Covid-proofing the WAN: WAN Wednesday

WAN Wed Orange Isch and Perrin.jpg

This idea that ‘I can get by’ is coming to an end very rapidly, webinar hears

The response to Covid-19 among enterprise network managers is moving from survival to long-term planning, according to John Isch and Laurent Perrin from Orange Business Services (OBS), with performance and user experience now taking centre stage.

Appearing on the WAN Wednesday podcast series, Isch and Perrin discussed how enterprises are pivoting their strategies to ensure high-quality network performance – starting from the short-term quick fixes and moving towards more long-term solutions such as new LAN technologies and mobile SSL.

In the early days of the crisis, it was a case of adapting not just to new connectivity models but also to new user behaviour. “The issue was not just the number of simultaneous connections, but one of bandwidth as well,” said Perrin. “People were not just working from home, they were working differently, using many more video-based applications. This was not the original use edge we had on these home working solutions.”

However, connectivity issues were not the only hurdle faced by enterprises in the early days of Covid. “Talking to our customers, the main point of frustration has been local infrastructure. Do the users have enough laptops? Do they have capacity at their home offices? Our enterprise customers were saying that they could get users into the network and get them to where they want to go, but only if they had a laptop and good enough home internet,” said Isch.

This lack of true work-from-home infrastructure has led to some interesting solutions for OBS clients that were unable to send users home en masse. A case study touched on in the podcast was a company that needed to extend remote user numbers very quickly, which was achieved by using public cloud to deploy a mobile SSL solution.

“In a few days we were able to extend the number of users by allowing them to connect to the SSL solution in the cloud, and then to private resources within the VPN thanks to the connection between cloud providers, our networks and our customers. This is very important in manufacturing where users must be able to access private applications. We already have a project to develop what we call flexible application access to give users access from anywhere, and this will provide more capability to the users,” said Perrin.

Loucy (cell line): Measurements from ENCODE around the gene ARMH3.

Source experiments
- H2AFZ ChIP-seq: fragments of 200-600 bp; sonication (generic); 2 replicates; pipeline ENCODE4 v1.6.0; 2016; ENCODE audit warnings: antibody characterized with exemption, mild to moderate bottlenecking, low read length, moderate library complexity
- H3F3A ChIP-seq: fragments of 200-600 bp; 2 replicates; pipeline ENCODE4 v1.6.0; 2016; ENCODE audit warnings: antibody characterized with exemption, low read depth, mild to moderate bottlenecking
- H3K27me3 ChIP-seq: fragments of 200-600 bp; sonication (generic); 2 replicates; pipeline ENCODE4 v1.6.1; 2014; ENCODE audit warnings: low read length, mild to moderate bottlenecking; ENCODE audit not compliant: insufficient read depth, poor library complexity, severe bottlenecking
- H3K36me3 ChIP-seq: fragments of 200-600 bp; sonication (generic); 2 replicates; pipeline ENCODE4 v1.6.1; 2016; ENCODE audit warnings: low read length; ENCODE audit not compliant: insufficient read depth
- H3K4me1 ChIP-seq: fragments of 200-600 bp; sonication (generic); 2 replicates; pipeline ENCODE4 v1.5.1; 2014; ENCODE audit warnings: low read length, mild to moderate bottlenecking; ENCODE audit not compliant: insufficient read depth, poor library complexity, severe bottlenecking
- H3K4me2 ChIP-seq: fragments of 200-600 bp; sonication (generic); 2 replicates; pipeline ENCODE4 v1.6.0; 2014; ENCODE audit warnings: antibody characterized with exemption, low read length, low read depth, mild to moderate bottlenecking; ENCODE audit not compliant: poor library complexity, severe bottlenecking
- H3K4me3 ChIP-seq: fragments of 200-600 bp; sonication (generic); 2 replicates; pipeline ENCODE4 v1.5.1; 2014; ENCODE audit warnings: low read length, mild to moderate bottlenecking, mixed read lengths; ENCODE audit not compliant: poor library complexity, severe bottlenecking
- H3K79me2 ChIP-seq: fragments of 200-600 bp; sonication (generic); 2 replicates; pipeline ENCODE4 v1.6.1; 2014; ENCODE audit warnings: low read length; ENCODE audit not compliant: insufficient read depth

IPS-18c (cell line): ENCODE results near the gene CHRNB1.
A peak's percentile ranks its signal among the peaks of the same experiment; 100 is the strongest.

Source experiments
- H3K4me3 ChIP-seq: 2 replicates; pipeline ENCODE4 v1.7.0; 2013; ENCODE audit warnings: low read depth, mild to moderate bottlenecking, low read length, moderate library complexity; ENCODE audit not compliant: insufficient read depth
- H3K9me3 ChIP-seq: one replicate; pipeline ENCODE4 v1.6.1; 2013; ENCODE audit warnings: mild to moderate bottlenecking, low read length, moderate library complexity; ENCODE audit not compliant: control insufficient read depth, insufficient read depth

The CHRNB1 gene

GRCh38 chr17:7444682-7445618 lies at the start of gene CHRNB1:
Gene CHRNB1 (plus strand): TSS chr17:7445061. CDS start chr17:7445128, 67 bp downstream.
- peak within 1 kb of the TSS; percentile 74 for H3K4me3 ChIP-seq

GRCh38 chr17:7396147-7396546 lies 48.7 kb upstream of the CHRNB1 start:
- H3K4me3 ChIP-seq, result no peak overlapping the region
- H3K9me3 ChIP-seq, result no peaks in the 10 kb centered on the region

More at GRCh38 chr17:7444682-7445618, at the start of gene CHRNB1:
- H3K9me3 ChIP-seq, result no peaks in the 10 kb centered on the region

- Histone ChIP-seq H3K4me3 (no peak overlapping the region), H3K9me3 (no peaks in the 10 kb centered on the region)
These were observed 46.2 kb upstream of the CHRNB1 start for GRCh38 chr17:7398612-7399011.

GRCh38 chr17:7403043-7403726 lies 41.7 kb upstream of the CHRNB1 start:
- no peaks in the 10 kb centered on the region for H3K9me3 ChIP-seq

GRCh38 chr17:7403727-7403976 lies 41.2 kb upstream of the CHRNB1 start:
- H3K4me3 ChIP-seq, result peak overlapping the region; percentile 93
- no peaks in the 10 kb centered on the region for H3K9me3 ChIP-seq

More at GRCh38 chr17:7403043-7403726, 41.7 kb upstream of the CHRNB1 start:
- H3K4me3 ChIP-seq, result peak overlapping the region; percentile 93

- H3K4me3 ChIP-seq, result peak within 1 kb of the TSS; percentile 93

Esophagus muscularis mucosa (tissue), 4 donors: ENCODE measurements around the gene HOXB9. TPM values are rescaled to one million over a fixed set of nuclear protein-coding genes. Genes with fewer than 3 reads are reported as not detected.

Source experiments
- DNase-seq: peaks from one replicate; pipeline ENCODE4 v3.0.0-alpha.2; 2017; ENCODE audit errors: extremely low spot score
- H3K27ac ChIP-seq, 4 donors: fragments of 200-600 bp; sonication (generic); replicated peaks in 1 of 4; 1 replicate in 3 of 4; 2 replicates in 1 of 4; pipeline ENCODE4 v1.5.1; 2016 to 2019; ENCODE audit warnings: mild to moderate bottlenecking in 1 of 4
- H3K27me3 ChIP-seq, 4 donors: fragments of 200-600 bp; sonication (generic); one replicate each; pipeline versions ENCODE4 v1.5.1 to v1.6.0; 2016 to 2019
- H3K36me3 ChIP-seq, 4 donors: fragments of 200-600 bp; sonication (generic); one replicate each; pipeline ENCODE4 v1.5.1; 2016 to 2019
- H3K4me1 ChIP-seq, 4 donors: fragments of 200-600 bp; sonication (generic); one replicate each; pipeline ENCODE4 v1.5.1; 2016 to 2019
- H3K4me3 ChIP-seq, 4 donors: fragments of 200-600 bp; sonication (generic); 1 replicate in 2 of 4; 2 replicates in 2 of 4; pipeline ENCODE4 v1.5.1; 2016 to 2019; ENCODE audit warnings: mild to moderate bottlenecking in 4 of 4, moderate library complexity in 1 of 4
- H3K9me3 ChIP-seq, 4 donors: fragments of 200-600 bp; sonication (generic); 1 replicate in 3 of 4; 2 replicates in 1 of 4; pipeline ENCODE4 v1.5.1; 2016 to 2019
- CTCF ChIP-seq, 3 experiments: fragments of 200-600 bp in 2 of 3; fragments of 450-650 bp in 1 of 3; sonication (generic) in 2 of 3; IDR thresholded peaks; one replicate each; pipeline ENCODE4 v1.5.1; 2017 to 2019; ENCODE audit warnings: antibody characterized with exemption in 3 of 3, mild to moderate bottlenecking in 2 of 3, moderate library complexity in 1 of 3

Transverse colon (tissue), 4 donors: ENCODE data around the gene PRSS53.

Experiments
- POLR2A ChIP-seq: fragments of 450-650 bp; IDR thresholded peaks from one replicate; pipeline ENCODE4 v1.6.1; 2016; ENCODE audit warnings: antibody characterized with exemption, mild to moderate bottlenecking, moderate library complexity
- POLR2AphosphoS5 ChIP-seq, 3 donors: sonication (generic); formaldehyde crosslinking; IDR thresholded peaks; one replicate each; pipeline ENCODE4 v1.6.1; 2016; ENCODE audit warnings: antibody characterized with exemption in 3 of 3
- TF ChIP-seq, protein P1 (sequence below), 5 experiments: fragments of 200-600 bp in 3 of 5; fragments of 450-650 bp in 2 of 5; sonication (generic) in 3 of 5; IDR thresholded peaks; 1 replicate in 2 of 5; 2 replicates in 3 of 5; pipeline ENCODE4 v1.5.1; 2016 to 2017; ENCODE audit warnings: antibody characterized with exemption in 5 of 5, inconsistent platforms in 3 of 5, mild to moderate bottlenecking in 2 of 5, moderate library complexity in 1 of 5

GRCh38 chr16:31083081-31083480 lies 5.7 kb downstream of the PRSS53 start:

How can enterprises move from the reactive phase to proactive planning for a post-Covid world? One potential area is new LAN technologies, which look to be ideal for network managers that need to plan for social distancing in their setups.

“If people are coming back to the offices that can only run at 50% capacity, there are new LAN and Wifi technologies to measure user density and check how many people are in the office and where their devices are. This is an excellent time to bring a technological solution to a social distancing problem – improving reporting, and keeping people safe,” said Isch.

With the dust settling on the first phase of Covid, a lot of digital transformation roadmaps are going to need some heavy re-routing – a pandemic is unlikely to have formed part of many enterprise disaster recovery plans.

“Companies established disaster recovery plans for the inability get to a data centre or data centres going offline, but they didn’t plan for nobody being able to get to the office.”

Rewriting these plans tells network manages not just where users are going, but where they are connecting from. This will lead to more SD-WAN in the home office, which will give much greater visibility and troubleshooting ability – something which is not possible if enterprises stick to the quick fix of VPN, according to Isch.

Looking past the technical solutions, the lasting legacy of Covid-19 will be a convergence of the home and the workplace connectivity experience, the guests told WAN Wednesday – with a focus on providing excellence and not just survival.

“We need to give the end user a similar service wherever they connect. We are investing a lot in end-to-end performance management, as we want to move from the traditional way of managing SLAs in the network towards end user visibility, which will make more sense in a world where managers need to get performance data whether users are travelling, in the office or working from home,” said Perrin.

“During the crisis the main topic was the ability to connect, but in the mid and long term it will be about performance and user experience.”

Isch said: “This idea that ‘I can get by’ is coming to an end very rapidly – we will soon be asking what a really good home working experience looks like, not just an adequate one.”


Listen to Episode 13 of the WAN Wednesday podcast: ‘Covid-Proofing the WAN with Orange Business Services’, on Spotify or